Image: Death rates from Parkinson's rising in the U.S.

An increasing number of paraquat lawsuits are filed every day. As the cases against makers of the pesticide continue to climb, a new study reports that deaths from Parkinson’s disease have steadily increased for over two decades. 

Parkinson’s disease (PD) is a progressive neurodegenerative disorder that affects movement. Recent research suggests that exposure to the popular herbicide paraquat may increase one’s risk of developing Parkinson’s.

PD Death Rates Rising – Study

According to a recent report based on nationwide mortality data, the death rate from Parkinson’s disease in the United States has significantly risen — by 63 percent — over two decades.

In the same period — between 1999 and 2019 — men died from the disease by twice as much as women. A higher mortality rate was also seen among white people compared to other individuals from different racial and ethnic backgrounds. 

“We know that people are living longer and the general population is getting older, but that doesn’t fully explain the increase we saw in the death rate in people with Parkinson’s,” Wei Bao, MD, PhD, the study’s lead author and an associate professor in the department of epidemiology at the University of Iowa’s College of Public Health, said in a press release.


For the study, Bao and his team analyzed over two decades worth of data from the National Vital Statistics System. It is a nationwide, population-based death registry to evaluate long-term trends in PD death rates. 

The data revealed that from 1999 to 2019, Parkinson’s disease was the cause of death of 479,059 people. The results also showed that the death rate from PD increased from 5.4 deaths per 100,000 people in 1999 to 8.8 deaths per 100,000 people in 2019.

This reflects an average annual percent change of 2.4 percent and a total increase of 63 percent. 

The increase was significant across all age groups, sexes, and various racial and ethnic groups. 

The study authors concluded that from 1999 to 2019, “the mortality from PD in the United States has increased significantly … A comprehensive evaluation of long-term trends in PD mortality is important for health care priority setting.”

It’s true that there’s still a need for further research to determine the causes of this overall increase in PD-related deaths. However, scientists have suggested that it may be related to an increased risk of developing Parkinson’s due to exposure to several environmental risk factors.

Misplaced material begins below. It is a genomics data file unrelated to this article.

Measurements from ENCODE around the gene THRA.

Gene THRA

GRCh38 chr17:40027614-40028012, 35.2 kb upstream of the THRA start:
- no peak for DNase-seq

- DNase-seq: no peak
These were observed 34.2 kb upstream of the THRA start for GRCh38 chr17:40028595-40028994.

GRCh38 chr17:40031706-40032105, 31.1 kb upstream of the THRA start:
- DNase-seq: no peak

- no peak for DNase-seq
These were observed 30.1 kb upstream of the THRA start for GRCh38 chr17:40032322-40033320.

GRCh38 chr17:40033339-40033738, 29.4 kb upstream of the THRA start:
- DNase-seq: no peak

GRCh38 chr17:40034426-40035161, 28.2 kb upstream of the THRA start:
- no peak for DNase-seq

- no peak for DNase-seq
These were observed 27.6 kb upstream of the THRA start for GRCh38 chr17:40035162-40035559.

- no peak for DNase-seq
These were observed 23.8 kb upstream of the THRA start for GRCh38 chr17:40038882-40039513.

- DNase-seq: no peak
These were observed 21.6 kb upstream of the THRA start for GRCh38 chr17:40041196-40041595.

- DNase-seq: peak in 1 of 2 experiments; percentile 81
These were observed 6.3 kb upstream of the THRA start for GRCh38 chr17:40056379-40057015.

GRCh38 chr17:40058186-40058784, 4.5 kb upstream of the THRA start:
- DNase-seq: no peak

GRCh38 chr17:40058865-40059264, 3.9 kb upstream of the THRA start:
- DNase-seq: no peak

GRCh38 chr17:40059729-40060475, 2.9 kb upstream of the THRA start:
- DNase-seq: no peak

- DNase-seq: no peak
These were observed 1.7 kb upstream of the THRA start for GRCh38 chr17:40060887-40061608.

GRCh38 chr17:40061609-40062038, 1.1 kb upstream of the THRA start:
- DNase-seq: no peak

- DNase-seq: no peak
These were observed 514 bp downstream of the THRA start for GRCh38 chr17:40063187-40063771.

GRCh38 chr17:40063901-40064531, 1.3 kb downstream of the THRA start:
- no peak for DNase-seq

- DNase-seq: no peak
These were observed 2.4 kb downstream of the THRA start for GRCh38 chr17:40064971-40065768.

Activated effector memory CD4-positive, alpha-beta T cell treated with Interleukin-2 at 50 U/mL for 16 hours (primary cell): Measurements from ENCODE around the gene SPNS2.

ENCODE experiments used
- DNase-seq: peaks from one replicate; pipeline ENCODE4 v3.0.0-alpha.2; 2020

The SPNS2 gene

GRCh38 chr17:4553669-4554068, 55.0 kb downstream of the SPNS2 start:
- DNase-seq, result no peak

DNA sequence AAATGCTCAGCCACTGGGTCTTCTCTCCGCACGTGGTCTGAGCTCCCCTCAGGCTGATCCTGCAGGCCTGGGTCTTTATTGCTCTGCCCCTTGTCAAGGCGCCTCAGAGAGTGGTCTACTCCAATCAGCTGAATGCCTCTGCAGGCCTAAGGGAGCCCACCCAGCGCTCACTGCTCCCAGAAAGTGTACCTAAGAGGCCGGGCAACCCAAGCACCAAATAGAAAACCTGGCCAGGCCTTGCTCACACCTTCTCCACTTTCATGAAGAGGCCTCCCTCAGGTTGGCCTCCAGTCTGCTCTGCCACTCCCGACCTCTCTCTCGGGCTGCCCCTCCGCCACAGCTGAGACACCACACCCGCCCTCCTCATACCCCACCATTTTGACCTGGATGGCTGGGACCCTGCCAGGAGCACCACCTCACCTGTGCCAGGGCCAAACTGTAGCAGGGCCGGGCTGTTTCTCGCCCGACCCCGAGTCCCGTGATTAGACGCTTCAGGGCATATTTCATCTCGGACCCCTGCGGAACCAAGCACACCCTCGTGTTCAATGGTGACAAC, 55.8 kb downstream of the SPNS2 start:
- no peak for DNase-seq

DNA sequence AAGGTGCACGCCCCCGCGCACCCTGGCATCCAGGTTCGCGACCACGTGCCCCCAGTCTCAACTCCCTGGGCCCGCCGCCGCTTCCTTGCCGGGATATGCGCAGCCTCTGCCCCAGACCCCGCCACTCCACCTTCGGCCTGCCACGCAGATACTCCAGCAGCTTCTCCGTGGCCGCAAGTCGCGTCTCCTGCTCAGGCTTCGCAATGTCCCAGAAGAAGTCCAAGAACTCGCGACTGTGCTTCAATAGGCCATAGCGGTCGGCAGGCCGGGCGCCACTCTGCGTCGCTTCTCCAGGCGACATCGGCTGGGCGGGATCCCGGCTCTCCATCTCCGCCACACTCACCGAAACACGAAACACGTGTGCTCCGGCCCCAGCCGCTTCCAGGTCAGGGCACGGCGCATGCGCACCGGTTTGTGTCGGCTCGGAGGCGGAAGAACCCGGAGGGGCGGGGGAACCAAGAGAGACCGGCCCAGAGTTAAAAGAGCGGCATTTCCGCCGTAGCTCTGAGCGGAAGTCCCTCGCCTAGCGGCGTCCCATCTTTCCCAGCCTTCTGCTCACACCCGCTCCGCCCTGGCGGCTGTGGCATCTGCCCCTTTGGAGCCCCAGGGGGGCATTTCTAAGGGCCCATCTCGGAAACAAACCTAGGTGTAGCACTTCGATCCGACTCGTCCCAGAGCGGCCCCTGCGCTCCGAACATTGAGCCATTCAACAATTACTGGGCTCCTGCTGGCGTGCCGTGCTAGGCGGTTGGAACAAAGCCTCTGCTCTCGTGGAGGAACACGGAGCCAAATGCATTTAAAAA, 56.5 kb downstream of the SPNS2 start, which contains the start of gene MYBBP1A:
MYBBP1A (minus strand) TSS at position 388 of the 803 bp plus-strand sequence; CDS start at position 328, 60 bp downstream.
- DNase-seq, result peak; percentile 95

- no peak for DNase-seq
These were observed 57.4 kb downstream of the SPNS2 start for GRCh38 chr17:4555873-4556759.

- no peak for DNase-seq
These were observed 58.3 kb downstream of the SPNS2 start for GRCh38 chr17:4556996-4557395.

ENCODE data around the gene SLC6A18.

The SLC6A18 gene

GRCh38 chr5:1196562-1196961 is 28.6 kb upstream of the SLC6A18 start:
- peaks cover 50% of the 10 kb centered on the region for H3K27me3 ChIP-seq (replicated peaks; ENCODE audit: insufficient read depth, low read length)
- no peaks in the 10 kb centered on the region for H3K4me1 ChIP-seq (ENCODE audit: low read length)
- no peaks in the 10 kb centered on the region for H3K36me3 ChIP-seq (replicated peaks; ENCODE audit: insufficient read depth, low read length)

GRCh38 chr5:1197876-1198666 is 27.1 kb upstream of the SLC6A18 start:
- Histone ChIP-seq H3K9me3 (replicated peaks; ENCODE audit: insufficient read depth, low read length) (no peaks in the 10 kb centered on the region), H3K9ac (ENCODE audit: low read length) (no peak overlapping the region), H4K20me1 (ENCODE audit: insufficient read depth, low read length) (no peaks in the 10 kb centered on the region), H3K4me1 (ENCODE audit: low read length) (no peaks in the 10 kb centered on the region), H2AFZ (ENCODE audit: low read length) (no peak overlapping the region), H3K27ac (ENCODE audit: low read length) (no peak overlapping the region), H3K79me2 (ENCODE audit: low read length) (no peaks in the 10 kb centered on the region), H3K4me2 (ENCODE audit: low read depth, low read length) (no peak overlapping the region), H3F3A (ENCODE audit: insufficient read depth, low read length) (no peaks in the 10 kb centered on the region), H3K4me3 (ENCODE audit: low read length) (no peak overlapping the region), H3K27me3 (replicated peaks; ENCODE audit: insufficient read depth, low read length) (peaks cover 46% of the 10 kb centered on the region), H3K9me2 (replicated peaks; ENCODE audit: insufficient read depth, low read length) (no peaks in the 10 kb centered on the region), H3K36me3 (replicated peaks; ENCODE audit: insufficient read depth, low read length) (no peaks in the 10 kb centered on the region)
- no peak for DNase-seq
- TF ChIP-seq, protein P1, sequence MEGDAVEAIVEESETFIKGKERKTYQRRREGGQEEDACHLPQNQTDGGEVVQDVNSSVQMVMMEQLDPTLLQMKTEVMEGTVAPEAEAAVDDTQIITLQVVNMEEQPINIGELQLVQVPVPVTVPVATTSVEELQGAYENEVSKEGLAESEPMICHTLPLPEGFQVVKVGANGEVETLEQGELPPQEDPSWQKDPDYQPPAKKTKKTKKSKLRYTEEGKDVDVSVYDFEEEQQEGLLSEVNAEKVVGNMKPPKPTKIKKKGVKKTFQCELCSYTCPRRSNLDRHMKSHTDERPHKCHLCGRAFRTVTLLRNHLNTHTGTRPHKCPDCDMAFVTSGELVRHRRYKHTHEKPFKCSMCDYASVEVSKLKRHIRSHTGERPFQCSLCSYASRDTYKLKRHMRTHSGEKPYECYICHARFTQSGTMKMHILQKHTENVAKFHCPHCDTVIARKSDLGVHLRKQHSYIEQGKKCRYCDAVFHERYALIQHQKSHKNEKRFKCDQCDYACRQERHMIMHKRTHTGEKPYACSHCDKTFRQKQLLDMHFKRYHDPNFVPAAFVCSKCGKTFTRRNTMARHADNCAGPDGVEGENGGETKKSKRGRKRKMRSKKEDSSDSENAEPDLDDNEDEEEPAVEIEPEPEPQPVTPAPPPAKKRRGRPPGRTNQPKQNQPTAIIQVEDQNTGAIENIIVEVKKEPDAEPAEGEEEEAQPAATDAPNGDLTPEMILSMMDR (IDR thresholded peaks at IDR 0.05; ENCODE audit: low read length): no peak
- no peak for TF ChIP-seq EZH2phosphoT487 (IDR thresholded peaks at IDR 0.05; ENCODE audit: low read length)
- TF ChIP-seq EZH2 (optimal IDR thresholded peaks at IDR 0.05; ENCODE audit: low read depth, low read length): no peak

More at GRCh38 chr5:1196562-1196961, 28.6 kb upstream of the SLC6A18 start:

One of these environmental factors is exposure to chemical compounds such as pesticides. 

Plaintiffs Claim Paraquat Caused Their PD

There are various potential reasons as to why cases of PD are rising. Scientists, for instance, point to the widespread use of pesticides as one factor. However, other possible reasons also include genetics and the increasing aging population. 

In fact:

According to the American Parkinson Disease Association, aside from genetic factors, certain environmental risk factors — including chronic exposure to pesticides or certain heavy metals — can increase an individual’s risk of developing the nervous system disorder.

The organization adds that these environmental factors may be even more dangerous for those individuals with a genetic susceptibility to PD. 

Plaintiffs filing paraquat lawsuits against the manufacturers of the herbicide point to recent research that shows that exposure to paraquat is linked to an increased risk of developing Parkinson’s disease. 

For instance, in a 2019 review, researchers found data from nine case-control studies that revealed that PD occurrence increased by 25 percent in participants who were exposed to paraquat.

The first paraquat lawsuit was filed in 2017 on behalf of farmworkers who developed PD after chronic exposure to paraquat. If you or a loved one suffered the same fate, you may have a case against its manufacturers. 

Don’t hesitate to contact us today if you want to explore your legal options. We’re here to assist you in finding the right paraquat attorney who can help you with your case. 

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